To see more images from the workshop, click here.
If you would like us to conduct a workshop with your organisation, drop us an email at email@example.com
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My first StoryWeaver workshop took me to Hyderabad. I was officially on the training side of the workshop, but since this was my first, I experienced those two days with two different batches as a participant too.
50+ educators, resource people, librarians and program managers from 12 different organisations and schools poured into the room and were brimming with energy even before the workshop began. Payoshni, Senior Outreach Manager and trainer for the workshop, talked about StoryWeaver - our open repository of free children’s books, its practical uses in a classroom, and the way it can be used to enhance a child’s world from all aspects like cognitive approach, social skills, comprehension, logical thinking and aesthetics.
Teachers became curious students and asked us countless questions that spanned across queries about our features, to the efficacy of the platform itself. It was a delight to see them realize the applications of StoryWeaver in the classroom. Once they understood the intricacies of creating, translating or releveling (simplifying or making a story complex) stories on the platform, all of them were eager to try their hand at bringing about their own creation on StoryWeaver.
Sandhya Damodar, Pudami Schools, Hyderabad talks here about the various applications of StoryWeaver in a classroom and specifically the advantages of being able to ‘relevel’ stories:
The fact that the stories on StoryWeaver are free to use, read, download and print was exciting and important for teachers who came from schools based in rural settings. Active discussions ranged from how to preserve the accuracy and sanctity of a language through translations. Concerns unfolded about how some languages need more original content for the children, and one way could be to create and translate in that language on platforms like StoryWeaver.
In this short video, workshop participant Shadab Ahmad, Focus High School, Hyderabad talks about how StoryWeaver will help him in getting Urdu stories across to his students and also about the ease of publishing good stories on the platform.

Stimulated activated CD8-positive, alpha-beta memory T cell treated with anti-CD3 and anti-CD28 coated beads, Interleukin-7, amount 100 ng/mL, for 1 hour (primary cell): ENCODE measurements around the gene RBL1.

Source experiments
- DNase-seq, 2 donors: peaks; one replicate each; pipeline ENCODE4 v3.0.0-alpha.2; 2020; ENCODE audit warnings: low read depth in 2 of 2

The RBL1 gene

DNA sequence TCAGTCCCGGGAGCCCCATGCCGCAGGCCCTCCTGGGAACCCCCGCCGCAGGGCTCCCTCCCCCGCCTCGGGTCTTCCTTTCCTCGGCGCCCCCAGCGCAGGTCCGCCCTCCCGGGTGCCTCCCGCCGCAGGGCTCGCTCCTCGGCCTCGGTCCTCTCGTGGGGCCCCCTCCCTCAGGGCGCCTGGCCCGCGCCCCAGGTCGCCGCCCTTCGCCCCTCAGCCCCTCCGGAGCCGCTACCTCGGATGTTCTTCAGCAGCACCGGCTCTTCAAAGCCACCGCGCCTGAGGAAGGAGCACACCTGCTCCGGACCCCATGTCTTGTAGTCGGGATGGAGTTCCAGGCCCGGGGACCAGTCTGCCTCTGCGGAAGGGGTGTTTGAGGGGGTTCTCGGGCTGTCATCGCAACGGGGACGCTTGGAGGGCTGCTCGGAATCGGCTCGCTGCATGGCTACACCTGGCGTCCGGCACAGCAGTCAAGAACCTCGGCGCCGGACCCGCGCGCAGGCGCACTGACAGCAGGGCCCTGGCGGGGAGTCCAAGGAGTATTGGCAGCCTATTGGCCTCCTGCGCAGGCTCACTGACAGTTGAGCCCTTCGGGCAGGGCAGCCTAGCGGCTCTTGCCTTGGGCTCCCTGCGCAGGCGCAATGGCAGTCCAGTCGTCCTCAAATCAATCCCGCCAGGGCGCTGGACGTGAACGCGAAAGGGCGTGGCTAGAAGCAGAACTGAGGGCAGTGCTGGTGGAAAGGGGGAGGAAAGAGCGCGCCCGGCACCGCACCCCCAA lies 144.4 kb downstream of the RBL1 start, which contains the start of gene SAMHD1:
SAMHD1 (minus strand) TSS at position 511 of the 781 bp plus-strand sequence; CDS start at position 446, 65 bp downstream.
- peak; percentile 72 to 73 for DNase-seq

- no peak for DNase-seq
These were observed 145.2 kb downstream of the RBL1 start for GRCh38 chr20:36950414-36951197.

The childlike joy of the teachers working in teams with fellow educators whom they didn’t know previously, and raising their hands to read their created stories out loud was infectious. They proudly presented their work in front of everyone and laughed along with everyone at the bits they got wrong or where they themselves had added humor! Some of them are still active on the platform and creating/translating/releveling stories for their students, for fun, or to contribute in some way to their favorite language.
As we wrapped up the two-day workshop, it was a comfort to know there are educators who are eager to learn about how to improve a child’s experience in classrooms. And not just that, they want to do it through the art of stories.
Here are a few pictures from the event!
A big thank you to Dr.Reddy’s Foundation who made this wonderful workshop possible and all their efforts in bringing the best opportunities to their children. If you are interested in hosting a similar workshop for your organisation, drop us an email on firstname.lastname@example.org.
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Please note that the seats are limited and only confirmed participants will get a separate email confirming their participation and other logistical details.The workshop will be held from 2:30-5 p.m on 2nd March, Wednesday.
There is no charge to attend the workshop.